By Anna Saghabalian
President Robert Kocharian sounded on Tuesday cautiously optimistic about prospects for the resolution of the Nagorno-Karabakh conflict which appear to have brightened since his most recent negotiations with his Azerbaijani counterpart Ilham Aliev.
“There were moments when we were pretty close to a settlement but something hampered it and the negotiating process became more passive in the end,” Kocharian said in reference to the decade-long peace talks mediated by the international community.
“The process is now proceeding quite actively and there are some hopes that we can, after all, achieve success,” he added.
The comments made at a news conference echo upbeat statements made by international mediators following Kocharian’s meeting with Aliev in Russia on August 26. Although the two leaders did not announce any peace accords, Yuri Merzlyakov, the Russian co-chair of the OSCE’s Minsk Group, described their encounter as “very positive.” Foreign Minister Vartan Oskanian similarly noted on September 6 that “common ground between the parties on key issues is visible today.”
According to the OSCE’s current chairman-in-office, Slovenian Foreign Minister Dimitrij Rupel, a Karabakh peace deal could be cut as early as this year. However, Baku and Yerevan are unlikely to announce any agreements at least until November which will see parliamentary elections in Azerbaijan and a constitutional referendum in Armenia.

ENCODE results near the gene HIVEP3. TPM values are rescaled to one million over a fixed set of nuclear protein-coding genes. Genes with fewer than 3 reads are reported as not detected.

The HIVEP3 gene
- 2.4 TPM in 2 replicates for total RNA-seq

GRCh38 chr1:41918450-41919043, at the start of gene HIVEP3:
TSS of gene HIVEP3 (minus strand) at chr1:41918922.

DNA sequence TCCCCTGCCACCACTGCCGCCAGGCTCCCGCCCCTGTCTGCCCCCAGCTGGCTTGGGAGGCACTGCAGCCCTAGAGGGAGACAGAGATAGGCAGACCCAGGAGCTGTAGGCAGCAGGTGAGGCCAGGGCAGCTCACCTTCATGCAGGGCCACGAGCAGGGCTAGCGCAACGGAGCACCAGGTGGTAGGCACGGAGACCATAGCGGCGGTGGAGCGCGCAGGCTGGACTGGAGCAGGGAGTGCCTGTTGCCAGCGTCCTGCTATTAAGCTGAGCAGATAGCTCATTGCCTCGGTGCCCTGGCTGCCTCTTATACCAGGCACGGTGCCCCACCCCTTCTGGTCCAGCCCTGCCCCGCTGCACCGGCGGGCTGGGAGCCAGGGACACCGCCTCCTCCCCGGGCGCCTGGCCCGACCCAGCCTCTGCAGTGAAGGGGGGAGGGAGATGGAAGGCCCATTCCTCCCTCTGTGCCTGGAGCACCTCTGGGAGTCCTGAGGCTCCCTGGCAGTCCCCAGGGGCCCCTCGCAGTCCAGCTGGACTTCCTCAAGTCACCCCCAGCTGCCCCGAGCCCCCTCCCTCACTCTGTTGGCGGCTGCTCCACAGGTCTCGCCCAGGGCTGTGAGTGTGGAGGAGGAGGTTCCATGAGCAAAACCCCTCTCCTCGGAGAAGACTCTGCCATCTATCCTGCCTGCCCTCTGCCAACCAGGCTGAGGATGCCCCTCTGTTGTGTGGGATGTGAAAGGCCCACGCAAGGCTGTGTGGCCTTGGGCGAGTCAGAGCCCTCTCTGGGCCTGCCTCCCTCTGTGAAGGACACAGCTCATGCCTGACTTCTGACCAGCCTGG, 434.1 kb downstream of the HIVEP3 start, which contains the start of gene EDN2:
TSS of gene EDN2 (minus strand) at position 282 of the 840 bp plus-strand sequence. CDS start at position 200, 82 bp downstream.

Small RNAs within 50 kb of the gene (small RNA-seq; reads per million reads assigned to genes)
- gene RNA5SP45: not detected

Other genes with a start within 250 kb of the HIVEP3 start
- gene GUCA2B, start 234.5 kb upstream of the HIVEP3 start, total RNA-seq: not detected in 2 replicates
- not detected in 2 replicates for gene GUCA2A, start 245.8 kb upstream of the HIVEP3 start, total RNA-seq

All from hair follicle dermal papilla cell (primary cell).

Meanwhile, Merzlyakov and the U.S. and French co-chairs of the Minsk Group were reportedly meeting in Vienna for second consecutive day on Tuesday to ascertain dates for the next round of Karabakh talks. It is not yet clear if they plan joint visits to the conflict zone before the November polls.
Azerbaijani media reported on Monday that the group’s American co-chair, Steven Mann, will pay a separate visit to Baku later this week.